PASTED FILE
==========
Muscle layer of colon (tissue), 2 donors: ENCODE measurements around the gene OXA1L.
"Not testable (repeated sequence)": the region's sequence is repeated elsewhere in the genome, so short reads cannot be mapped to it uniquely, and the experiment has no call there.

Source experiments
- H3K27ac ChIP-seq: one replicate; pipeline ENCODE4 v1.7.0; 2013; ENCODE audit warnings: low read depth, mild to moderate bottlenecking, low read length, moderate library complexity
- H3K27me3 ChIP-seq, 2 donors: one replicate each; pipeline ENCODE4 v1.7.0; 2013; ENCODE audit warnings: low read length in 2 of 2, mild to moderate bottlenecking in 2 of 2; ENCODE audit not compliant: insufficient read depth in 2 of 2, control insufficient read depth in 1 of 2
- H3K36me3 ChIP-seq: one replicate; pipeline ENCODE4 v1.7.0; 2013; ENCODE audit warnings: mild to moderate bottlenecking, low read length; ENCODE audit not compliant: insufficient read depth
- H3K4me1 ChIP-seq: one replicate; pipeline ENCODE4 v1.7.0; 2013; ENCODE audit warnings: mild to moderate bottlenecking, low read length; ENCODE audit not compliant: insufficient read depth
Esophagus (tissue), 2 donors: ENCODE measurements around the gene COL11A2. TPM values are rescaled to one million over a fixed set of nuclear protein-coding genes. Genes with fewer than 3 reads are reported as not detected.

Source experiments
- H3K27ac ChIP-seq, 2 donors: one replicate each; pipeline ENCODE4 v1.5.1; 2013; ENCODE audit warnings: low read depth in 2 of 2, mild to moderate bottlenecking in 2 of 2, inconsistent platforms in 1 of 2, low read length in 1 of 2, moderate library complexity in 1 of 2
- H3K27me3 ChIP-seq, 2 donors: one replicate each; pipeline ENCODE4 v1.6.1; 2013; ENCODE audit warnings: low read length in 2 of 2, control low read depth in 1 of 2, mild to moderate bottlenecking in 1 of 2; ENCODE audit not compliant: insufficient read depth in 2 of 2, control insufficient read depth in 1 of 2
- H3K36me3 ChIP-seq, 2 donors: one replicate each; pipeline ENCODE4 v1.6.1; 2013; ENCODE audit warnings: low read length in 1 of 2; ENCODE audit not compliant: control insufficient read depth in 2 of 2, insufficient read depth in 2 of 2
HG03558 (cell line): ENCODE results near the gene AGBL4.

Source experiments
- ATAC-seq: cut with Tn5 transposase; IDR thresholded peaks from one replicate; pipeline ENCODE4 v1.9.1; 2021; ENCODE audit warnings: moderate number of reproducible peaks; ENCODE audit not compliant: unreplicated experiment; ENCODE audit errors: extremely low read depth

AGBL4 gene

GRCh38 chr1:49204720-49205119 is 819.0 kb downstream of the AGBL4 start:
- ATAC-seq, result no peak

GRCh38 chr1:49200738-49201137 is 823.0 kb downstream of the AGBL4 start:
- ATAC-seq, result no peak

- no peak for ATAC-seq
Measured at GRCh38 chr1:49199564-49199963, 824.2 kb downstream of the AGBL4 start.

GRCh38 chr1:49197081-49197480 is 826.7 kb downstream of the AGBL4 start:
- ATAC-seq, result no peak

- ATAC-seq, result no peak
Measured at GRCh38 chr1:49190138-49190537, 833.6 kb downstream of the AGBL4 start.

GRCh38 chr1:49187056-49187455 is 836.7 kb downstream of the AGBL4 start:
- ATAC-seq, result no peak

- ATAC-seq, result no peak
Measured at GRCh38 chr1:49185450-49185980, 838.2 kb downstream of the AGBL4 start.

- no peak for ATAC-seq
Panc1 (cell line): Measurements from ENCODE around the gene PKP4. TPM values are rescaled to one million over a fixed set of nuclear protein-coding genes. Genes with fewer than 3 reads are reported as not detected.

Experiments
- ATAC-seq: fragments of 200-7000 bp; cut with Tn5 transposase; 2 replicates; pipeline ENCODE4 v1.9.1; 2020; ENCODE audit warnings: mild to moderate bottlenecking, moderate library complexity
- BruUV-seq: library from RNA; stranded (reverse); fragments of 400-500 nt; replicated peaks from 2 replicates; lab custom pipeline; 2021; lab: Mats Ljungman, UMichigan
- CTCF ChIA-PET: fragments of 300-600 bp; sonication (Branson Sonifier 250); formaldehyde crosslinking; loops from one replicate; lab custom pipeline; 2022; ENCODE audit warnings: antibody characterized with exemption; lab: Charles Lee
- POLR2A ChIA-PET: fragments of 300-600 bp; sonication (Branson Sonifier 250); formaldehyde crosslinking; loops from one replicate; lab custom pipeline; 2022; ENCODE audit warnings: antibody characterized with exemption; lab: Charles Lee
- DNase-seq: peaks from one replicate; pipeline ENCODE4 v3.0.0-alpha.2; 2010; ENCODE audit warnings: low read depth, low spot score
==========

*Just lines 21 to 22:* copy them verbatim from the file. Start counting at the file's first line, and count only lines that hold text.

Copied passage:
- no peak for ATAC-seq
Measured at GRCh38 chr1:49199564-49199963, 824.2 kb downstream of the AGBL4 start.